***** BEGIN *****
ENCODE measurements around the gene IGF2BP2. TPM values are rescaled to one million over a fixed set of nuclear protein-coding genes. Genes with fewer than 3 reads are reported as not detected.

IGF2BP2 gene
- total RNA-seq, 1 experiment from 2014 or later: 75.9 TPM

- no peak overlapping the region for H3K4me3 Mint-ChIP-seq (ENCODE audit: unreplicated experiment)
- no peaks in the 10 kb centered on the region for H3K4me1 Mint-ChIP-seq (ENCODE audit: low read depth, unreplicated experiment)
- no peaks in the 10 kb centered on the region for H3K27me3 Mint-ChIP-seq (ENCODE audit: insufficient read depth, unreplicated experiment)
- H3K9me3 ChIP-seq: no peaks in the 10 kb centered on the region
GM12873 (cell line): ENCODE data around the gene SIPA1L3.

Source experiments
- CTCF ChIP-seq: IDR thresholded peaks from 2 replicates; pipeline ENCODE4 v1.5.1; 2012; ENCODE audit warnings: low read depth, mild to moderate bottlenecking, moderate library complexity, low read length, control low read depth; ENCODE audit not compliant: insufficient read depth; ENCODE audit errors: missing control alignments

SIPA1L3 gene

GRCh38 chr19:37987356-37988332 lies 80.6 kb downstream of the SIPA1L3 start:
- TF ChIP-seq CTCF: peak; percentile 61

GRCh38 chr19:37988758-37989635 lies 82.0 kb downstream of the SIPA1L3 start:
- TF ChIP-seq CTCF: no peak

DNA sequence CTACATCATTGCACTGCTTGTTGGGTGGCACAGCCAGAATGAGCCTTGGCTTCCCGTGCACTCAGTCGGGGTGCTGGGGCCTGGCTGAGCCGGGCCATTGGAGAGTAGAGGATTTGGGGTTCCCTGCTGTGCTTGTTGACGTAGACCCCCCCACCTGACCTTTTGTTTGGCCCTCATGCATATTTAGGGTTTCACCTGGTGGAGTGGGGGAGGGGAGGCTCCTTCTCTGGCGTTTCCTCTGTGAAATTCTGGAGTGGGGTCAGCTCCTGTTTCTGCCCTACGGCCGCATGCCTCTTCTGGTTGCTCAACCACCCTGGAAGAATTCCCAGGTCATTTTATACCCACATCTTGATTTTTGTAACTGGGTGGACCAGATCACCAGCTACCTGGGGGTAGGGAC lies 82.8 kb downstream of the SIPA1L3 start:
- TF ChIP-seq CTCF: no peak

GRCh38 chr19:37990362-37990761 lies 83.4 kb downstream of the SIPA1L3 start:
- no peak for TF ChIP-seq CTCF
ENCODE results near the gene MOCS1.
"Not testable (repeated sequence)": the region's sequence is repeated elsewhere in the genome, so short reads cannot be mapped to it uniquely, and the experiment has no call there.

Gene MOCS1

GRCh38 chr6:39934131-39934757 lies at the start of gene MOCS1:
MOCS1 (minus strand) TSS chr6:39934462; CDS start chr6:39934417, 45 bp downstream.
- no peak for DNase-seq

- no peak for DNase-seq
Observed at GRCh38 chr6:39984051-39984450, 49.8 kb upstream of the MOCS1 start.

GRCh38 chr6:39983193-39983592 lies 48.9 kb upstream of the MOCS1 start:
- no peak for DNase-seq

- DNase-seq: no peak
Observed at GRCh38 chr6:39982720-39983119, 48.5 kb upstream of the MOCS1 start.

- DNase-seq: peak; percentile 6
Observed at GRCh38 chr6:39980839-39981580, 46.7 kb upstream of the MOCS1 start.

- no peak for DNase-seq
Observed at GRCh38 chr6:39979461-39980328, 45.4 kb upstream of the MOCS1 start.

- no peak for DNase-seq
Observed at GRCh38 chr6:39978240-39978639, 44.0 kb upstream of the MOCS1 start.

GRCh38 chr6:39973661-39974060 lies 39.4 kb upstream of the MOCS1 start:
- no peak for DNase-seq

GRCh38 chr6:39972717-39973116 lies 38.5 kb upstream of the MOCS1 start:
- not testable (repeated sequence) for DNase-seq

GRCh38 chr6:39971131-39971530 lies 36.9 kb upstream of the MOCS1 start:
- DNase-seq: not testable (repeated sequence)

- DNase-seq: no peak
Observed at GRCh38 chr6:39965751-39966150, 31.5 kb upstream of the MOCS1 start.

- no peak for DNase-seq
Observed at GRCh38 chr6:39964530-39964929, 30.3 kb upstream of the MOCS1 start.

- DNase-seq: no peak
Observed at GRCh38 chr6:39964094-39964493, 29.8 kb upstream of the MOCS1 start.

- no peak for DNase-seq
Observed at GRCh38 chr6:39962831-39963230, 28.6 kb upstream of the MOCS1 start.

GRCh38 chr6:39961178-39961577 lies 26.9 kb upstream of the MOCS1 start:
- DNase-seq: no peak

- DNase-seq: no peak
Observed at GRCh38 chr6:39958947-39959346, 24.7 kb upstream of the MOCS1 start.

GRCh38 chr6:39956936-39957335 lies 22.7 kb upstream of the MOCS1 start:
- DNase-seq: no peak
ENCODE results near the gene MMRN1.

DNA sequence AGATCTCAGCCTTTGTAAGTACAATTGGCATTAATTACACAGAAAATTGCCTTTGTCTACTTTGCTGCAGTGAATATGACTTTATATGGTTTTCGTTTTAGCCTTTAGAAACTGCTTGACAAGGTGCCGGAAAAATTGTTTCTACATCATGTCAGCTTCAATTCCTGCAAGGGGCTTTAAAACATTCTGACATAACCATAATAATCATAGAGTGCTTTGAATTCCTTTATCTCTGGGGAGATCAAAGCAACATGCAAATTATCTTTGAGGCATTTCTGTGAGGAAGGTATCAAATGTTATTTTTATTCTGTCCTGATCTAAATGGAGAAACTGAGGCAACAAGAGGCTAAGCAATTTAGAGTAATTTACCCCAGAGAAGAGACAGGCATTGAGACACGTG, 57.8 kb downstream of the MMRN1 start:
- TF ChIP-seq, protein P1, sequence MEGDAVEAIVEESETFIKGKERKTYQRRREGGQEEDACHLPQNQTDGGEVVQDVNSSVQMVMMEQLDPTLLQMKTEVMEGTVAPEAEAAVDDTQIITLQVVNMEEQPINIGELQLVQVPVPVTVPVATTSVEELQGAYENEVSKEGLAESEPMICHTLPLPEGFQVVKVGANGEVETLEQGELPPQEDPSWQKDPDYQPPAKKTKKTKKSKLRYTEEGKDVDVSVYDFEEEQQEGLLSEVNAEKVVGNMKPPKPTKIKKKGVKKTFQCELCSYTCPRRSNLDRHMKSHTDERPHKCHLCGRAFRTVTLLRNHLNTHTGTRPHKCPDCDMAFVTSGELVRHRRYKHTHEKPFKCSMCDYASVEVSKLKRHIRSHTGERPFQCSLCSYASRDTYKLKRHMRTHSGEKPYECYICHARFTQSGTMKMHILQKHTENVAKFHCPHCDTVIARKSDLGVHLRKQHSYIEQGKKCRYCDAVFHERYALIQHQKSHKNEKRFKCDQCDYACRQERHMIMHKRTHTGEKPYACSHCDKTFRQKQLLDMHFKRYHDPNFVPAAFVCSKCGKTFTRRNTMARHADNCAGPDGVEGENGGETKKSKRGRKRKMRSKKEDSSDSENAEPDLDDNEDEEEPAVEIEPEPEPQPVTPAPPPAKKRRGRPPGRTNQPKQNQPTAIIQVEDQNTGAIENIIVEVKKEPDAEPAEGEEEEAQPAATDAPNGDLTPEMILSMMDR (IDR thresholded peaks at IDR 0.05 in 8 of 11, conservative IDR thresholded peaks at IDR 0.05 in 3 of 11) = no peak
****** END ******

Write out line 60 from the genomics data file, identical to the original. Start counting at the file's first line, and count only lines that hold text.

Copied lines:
- TF ChIP-seq, protein P1, sequence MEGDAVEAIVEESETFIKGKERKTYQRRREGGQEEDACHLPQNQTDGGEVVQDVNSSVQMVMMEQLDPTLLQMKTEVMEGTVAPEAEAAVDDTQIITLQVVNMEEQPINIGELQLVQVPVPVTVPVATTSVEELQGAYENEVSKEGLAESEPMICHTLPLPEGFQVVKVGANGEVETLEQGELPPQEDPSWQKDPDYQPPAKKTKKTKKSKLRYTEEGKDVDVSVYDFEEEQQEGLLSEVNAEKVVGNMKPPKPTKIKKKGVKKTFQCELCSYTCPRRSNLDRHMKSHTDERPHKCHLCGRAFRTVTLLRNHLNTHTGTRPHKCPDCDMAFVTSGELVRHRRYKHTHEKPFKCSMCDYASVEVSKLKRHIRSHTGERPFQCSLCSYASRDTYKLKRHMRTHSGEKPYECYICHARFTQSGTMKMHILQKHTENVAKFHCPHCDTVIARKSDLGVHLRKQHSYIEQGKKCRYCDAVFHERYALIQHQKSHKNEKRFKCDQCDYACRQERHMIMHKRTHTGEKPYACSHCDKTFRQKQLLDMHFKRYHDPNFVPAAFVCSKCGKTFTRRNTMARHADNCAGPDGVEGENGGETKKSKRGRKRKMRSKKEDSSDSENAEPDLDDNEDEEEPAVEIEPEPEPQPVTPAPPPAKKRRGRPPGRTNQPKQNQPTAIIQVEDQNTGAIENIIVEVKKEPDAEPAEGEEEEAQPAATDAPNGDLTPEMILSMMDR (IDR thresholded peaks at IDR 0.05 in 8 of 11, conservative IDR thresholded peaks at IDR 0.05 in 3 of 11) = no peak